Regarding holy Cr**, It’s wise to evaluate this article by reading the entire piece and links. The author writes ‘There’s another parallel structure: the seminary system. Peter, James and Paul didn’t have any degrees or professional training, but that is not good enough for us today.” This perspective is itself romantic cr**. It is important that preachers and teachers of the faith have a comprehensive academic education. Tent making ministries may occupy a growing place in Christian communities; but they are not a substitute for scholarship and learning. Confronting fundamentalism, dialoguing with other faith traditions, providing helpful and insightful counsel to people facing increasingly complex decisions around end of life, engaging conversations about issues of sexuality and social challenges, requires the gifts of learning and scholarship. Second, we live an inter-disciplinary world. The current muddle over human sexuality in the church, in which fundamentalists and self proclaimed “traditionalists” frequently dominate the field, is indication enough of the need for more inter-disciplinary work. Interestingly, Roman Catholic female religious (nuns) are one place where a commitment to both learning and interdisciplinary work may be found. Perhaps it’s why they have come under the gaze of the Vatican as of late. Finally, as an aside, I notice the link disparaging the “blue model” carries a photograph of F.D.R. The new deal included major public works programs to counter the scourge of depression era unemployment. We would be so fortunate, in the wake of the recent recession, to have similar leadership today. Politicians in Canada and the United States seem disappointingly content with shoveling money to bankers, and gutting the civil service, while remaining tolerant of a “jobless” recovery.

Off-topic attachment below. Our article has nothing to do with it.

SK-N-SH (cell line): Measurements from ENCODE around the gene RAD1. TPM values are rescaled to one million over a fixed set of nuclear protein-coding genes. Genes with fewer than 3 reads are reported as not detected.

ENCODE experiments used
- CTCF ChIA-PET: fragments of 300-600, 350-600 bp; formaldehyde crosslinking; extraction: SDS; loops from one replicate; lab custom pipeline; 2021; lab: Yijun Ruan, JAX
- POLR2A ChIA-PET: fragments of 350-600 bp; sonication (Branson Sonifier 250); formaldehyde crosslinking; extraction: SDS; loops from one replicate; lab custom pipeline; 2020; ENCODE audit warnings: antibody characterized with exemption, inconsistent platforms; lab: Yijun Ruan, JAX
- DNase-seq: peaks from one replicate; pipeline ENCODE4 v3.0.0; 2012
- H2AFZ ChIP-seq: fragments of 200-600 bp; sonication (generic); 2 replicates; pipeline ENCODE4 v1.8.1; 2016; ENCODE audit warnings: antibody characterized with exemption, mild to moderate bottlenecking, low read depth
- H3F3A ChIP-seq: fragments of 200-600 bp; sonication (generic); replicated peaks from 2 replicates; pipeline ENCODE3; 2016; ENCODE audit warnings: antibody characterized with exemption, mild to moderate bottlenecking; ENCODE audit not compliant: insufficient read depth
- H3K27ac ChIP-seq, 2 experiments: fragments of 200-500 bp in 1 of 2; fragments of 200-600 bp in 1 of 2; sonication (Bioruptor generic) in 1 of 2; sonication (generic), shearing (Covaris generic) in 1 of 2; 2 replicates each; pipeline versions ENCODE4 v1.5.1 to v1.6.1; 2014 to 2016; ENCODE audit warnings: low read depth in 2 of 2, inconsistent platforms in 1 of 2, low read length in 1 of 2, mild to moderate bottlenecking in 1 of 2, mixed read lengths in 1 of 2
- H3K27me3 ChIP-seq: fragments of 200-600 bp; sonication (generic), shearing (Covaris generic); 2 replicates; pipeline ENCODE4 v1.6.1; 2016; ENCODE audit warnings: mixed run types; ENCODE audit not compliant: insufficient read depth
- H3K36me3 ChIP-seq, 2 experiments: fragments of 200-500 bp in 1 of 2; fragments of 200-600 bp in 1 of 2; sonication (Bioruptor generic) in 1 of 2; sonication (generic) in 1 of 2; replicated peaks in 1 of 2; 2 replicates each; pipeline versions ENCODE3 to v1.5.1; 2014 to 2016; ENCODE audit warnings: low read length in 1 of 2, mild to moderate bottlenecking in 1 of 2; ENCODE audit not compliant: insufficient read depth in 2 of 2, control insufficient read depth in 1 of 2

These Jeremiads are ridiculous. I'm tired of reading all these stupid pontificals that are trying to read the future, and give us some control over what to do next. There IS NO CONTROL POSSIBLE that can be imposed from intellectual ideas and head-nod-inducing essays. Let the parishes die, close, whatever. The hungry will starve, the musicians will be silent (and starving too), the deep thinking about God will cease because the message CANT get out of a few self-congratulatory house churches that NO ONE cares about. Do any of you think the status quo about GLBT people would have been so challenged if Gene Robinson were a wandering bishop of a few house churches? NO ONE WOULD CARE because that has already happened and NO ONE NOTICED. I know any number of Old Catholics who have church in the garage and have had openly gay and partnered bishops for decades now, but until The Episcopal Diocese of New Hampshire did it, no one noticed and nothing got any better anywhere else outside said garages.
Is this what you want? It's already there, has been for nearly a century now. I'm sure the Old Catholics, and the Liberal Catholic Church, and the Eglise Gnostique, and what have you would LOVE to have an influx of all you Episcopalians who don't want to pony up the $$$$ during hard times and instead find intellectual Jeremiahs to give the excuses not to.
The Church has got to change, and some old growth has to go. But this cr** is the Baby with the Bathwater. Next.